The short-term and long-term ramifications of linkages involving natural resources: The US - Mexico transboundary water case

Itay Fischhendler*, Eran Feitelson, David Eaton

*Corresponding author for this work

Research output: Contribution to journalArticlepeer-review

27 Scopus citations

Abstract

Issue linkage is often recommended as a strategy for enhancing cooperation. Lately it has been suggested that this strategy could also be applied to the management of transboundary natural resources. The authors examine the viability of this suggestion. They argue that in the case of natural resources such a linkage may have both short-term and long-term implications. Essentially, by constraining the options available to the various parties, such linkages limit ability to adapt management regimes to changes in the environment; thereby, they limit the ability to address environmental stresses and crises. These negative implications may be redressed by mechanisms that will allow the parties to adapt the linkage to new conditions and by tactics that reduce the political cost of a linkage strategy. The authors focus on the negotiation process concerning US-Mexico transboundary water, which was based on a long-term spatial linkage combining the waters of the Colorado River and those of the Rio Grande. This spatial linkage was advanced by a short-term issue linkage, in which the Mexican government supported the establishment of the United Nations in return for the US federal government's willingness to accept the spatial linkage. These linkages were found to have both short-term and long-term adverse implications. The short-term implications were delays in negotiations, inconsistency in the legal doctrines held by the different parties during the negotiation, and a threat to sovereignty. The main long-term implication identified is the current inability of Mexico to adapt the linkage in response to the ten-year drought along the Rio Grande, as manifest in the inability of Mexico to meet its water obligations to the USA along the Rio Grande. This has resulted in a controversy between Mexico and the USA, and between the Mexican federal government and the Mexican border states. It is suggested that flexibility provisions be included when linkages involving natural resources are advanced, so that the necessary adaptations in regimes management will be allowed for without necessitating a renegotiation of the treaty.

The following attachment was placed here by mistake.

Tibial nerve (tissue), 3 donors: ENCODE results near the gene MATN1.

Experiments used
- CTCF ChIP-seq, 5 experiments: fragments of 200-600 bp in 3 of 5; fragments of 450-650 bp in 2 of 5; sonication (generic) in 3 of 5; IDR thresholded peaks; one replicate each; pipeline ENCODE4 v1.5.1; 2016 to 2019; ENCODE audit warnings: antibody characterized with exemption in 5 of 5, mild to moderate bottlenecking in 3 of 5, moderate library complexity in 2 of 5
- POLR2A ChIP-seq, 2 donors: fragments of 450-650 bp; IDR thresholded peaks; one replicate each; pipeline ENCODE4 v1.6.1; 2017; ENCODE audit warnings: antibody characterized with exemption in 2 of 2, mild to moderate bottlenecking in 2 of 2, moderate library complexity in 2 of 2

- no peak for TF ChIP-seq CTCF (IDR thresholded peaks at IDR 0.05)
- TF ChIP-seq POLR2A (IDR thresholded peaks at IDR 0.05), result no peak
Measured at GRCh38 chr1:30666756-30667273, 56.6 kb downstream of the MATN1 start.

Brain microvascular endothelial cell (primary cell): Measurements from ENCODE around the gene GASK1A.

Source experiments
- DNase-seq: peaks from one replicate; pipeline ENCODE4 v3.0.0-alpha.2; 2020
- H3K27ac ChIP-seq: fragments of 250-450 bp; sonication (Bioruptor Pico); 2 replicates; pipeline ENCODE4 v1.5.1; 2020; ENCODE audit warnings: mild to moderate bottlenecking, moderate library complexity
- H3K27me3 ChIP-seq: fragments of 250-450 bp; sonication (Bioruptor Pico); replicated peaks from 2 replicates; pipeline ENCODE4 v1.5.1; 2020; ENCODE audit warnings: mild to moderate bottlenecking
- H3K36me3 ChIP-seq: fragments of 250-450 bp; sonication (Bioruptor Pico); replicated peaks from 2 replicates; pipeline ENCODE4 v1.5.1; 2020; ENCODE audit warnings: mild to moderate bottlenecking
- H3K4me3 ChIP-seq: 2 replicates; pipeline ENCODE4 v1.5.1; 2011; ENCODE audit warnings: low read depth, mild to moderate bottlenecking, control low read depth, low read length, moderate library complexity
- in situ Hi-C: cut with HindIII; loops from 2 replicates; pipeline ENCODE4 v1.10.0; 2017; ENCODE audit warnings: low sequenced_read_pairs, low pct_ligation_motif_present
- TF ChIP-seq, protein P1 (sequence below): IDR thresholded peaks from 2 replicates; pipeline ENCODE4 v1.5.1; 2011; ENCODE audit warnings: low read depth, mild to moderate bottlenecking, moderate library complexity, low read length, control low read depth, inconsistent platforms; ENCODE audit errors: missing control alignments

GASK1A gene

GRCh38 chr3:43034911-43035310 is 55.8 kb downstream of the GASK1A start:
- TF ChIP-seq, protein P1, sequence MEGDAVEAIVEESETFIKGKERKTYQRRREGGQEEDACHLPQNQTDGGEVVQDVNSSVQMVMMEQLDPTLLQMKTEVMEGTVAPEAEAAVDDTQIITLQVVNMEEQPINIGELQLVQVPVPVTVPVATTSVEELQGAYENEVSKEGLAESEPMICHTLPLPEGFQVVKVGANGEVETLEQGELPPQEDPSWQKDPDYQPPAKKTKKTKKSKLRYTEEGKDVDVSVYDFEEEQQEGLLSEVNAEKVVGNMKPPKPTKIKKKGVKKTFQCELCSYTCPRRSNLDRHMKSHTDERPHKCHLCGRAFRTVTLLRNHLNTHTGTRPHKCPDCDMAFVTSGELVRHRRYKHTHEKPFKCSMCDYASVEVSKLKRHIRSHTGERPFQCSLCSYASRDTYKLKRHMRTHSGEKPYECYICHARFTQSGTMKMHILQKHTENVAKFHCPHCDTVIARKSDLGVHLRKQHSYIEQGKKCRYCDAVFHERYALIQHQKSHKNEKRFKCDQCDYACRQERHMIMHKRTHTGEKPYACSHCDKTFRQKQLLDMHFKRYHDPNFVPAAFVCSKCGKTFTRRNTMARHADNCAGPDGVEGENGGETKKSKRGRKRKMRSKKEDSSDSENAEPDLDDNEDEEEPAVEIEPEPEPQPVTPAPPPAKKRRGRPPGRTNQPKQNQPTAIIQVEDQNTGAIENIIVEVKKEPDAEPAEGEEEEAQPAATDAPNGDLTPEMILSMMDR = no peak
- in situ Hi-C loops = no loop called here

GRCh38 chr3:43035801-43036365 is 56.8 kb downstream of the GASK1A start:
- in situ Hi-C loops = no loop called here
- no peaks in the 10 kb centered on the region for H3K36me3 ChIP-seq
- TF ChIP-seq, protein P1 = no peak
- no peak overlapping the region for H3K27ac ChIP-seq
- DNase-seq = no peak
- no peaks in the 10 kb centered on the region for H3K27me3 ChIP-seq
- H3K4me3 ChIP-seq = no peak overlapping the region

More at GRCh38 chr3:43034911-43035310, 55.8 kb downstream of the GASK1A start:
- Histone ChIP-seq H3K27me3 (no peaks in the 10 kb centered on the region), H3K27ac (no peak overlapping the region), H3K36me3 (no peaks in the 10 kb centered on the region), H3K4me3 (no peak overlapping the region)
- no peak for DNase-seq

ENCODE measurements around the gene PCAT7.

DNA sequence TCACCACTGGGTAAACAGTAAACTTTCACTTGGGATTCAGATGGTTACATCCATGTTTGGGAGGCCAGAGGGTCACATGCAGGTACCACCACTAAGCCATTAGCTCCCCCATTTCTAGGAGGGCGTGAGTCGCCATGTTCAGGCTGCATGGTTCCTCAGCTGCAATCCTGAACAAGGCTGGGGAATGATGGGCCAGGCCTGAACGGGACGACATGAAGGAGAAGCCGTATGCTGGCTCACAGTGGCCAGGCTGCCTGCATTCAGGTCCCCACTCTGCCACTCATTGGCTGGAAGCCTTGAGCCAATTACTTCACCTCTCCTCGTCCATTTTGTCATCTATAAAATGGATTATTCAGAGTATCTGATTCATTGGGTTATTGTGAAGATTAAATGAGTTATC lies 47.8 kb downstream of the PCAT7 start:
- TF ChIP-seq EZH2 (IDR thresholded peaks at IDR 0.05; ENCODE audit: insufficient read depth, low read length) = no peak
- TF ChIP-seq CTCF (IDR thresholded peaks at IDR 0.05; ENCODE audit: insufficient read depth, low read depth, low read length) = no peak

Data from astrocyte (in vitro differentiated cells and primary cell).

Original languageAmerican English
Pages (from-to)633-650
Number of pages18
JournalEnvironment and Planning C: Government and Policy
Volume22
Issue number5
DOIs
StatePublished - Oct 2004

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